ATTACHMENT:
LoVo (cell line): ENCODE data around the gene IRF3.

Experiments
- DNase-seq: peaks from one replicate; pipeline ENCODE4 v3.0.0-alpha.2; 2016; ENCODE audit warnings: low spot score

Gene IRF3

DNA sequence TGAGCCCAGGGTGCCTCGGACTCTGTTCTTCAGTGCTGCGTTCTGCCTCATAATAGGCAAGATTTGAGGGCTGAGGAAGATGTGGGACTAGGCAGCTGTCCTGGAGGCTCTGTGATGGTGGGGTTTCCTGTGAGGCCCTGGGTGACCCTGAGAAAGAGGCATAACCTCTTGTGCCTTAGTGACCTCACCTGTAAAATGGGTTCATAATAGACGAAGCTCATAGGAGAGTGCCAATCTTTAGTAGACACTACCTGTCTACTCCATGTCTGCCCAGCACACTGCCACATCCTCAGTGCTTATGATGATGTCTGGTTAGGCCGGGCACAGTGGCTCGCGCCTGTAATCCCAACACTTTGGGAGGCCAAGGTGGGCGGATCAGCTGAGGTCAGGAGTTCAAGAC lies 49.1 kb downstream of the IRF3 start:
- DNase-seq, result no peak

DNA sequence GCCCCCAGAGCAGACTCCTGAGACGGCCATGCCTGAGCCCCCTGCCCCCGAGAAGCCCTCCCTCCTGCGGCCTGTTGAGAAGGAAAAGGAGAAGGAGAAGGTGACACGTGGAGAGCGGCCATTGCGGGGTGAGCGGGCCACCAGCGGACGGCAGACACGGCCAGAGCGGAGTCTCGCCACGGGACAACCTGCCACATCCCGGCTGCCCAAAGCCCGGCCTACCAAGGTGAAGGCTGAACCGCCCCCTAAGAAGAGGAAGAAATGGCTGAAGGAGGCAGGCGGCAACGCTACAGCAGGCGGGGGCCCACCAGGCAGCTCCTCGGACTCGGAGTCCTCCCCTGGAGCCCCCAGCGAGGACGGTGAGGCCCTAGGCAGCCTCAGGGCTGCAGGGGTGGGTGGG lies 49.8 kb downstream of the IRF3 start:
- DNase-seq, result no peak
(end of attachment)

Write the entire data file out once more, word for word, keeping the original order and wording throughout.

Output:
LoVo (cell line): ENCODE data around the gene IRF3.

Experiments
- DNase-seq: peaks from one replicate; pipeline ENCODE4 v3.0.0-alpha.2; 2016; ENCODE audit warnings: low spot score

Gene IRF3

DNA sequence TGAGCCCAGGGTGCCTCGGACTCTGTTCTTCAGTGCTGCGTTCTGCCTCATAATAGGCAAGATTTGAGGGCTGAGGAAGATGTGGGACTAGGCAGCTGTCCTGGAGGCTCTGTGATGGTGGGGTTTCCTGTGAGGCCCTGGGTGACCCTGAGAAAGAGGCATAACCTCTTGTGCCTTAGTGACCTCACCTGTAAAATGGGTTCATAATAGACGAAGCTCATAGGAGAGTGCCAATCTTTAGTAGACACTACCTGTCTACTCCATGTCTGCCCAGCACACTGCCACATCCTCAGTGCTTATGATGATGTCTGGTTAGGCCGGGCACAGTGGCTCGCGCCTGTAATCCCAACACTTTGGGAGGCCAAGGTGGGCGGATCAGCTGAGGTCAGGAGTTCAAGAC lies 49.1 kb downstream of the IRF3 start:
- DNase-seq, result no peak

DNA sequence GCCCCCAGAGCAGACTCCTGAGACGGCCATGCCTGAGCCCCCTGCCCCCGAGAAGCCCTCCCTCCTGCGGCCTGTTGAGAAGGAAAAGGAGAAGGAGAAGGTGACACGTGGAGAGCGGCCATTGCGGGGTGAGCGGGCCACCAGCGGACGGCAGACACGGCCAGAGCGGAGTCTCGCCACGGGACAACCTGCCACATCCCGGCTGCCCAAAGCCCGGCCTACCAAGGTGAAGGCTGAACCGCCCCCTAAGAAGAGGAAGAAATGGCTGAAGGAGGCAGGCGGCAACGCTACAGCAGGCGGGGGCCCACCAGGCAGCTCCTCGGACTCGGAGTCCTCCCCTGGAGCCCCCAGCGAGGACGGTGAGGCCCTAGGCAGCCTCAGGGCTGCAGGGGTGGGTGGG lies 49.8 kb downstream of the IRF3 start:
- DNase-seq, result no peak